All Topics / Value Adding / Heat pump v electric heaters

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  • Profile photo of JBCJBC
    Participant
    @jbenjamin
    Join Date: 2014
    Post Count: 34

    I’ve had a bit of a look through other posts and couldn’t see a direct answer to this.

    For an IP, obviously heat pump costs me more upfront but is cheaper for the tenant to run than an electric heater. Would be good to keep the tenant’s bills down – I guess this would result in better tenants, renewed leases, less vacancy, perhaps a slightly higher rent. But is it worth the upfront cost?

    Any other factors, eg maintenance costs (I guess tenants could be slack on cleaning filters on heat pumps etc)?

    Any suggestions one way or the other would be appreciated, cheers.

    Profile photo of Corey BattCorey Batt
    Participant
    @cjaysa
    Join Date: 2012
    Post Count: 1,010

    I very much doubt the tenants would even notice the type of HWS used.

    A couple years ago I got a call from one of my property managers saying the tenant had organised an electrician to fix their hot water service as it had stopped working and they’d let me know how much the bill was. I was quick to say I would not be paying the bill. Why?

    It was a gas hot water service.

    Pilot light had blown out – quick fix.

    • This reply was modified 6 years, 1 month ago by Profile photo of Corey Batt Corey Batt.

    Corey Batt | Precision Funding
    http://www.precisionfunding.com.au
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    Investment Focused Finance Strategist - servicing Australia-wide

    Profile photo of JBCJBC
    Participant
    @jbenjamin
    Join Date: 2014
    Post Count: 34

    Thanks Corey,

    I’m talking about heating for inside the house (it’s in Tasmania).

    Heat pump quotes are about $2,300 – $2,600 installed. Electric is about $1,000.

    Cheers.

    Profile photo of corynatorcorynator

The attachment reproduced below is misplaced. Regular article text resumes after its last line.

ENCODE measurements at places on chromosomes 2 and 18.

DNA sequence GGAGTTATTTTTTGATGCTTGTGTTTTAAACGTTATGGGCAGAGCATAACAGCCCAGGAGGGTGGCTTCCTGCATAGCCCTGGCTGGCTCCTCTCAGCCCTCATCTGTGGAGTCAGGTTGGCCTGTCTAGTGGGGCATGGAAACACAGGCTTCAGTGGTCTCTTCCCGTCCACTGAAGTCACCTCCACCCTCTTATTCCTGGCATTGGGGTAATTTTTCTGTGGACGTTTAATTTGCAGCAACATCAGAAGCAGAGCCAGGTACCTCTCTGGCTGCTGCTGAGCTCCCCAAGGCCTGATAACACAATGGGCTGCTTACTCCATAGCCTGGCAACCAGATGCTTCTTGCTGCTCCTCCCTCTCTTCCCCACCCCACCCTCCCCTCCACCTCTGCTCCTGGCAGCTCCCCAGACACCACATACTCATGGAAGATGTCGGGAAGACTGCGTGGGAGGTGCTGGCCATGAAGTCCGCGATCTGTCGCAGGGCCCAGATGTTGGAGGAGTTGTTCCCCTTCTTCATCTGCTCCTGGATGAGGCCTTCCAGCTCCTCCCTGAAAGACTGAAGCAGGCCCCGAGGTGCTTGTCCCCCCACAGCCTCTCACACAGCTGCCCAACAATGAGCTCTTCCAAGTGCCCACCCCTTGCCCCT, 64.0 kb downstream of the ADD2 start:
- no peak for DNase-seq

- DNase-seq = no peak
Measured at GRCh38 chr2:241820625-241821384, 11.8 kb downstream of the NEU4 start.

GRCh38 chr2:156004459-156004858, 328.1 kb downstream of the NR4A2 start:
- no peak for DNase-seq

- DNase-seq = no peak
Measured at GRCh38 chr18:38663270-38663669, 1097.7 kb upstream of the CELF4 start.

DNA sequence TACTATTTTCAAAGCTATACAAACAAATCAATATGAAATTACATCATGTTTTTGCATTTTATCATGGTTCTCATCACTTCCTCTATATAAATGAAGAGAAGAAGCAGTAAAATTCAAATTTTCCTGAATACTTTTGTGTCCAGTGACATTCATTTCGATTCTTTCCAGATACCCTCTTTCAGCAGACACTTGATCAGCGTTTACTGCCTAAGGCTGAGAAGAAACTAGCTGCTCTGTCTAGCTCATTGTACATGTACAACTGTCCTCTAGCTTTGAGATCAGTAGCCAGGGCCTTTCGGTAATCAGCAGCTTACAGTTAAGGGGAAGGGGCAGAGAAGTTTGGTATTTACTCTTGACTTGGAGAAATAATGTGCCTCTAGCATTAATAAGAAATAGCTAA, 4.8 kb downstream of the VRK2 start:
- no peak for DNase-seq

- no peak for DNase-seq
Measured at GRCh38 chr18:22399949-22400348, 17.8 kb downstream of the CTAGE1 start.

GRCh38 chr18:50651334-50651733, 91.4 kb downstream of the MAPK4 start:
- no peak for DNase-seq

Participant
    @cbelo
    Join Date: 2015
    Post Count: 2

    Hi JBC,

    I’ve been looking at installing one of these heat pumps in my own home as the running costs are significantly less than a conventional hot water unit. After reading Steve’s books, might I suggest that if you do go through with the Heat Pump, you can speak with your tenant to let them know that running costs will be far less, therefore they will save in electrical costs, but you might add that you will have to increase the rent by $10 pw – so realistically your costs are covered in 5 years. I do also believe that the cost of the heat pump installed is tax deductible on an IP. Someone correct me if I’m wrong but I do also believe I’ve read this in Steve’s book.

    As for filters, make sure you’re on top of things and have them changed as required. Don’t leave it to your tenants.

    Hope this helped.

    *Edit: I feel like I wasn’t clear enough – but what I was getting at was that you’d make the tenant a whole lot happier by reducing their electricity bill, so you could negotiate an increased rental price to eventually cover the cost of the Heat Pump.

    • This reply was modified 6 years, 1 month ago by Profile photo of corynator corynator.
    Profile photo of freykartsfreykarts
    Participant
    @freykarts
    Join Date: 2020
    Post Count: 0

    Kind of outdated but still relevant. I can say that the installer of the electric heaters and heat pump actually knows it. If what could save more or less on the long run or not.

    Regards.

    Frey | professional electricians | Good luck!

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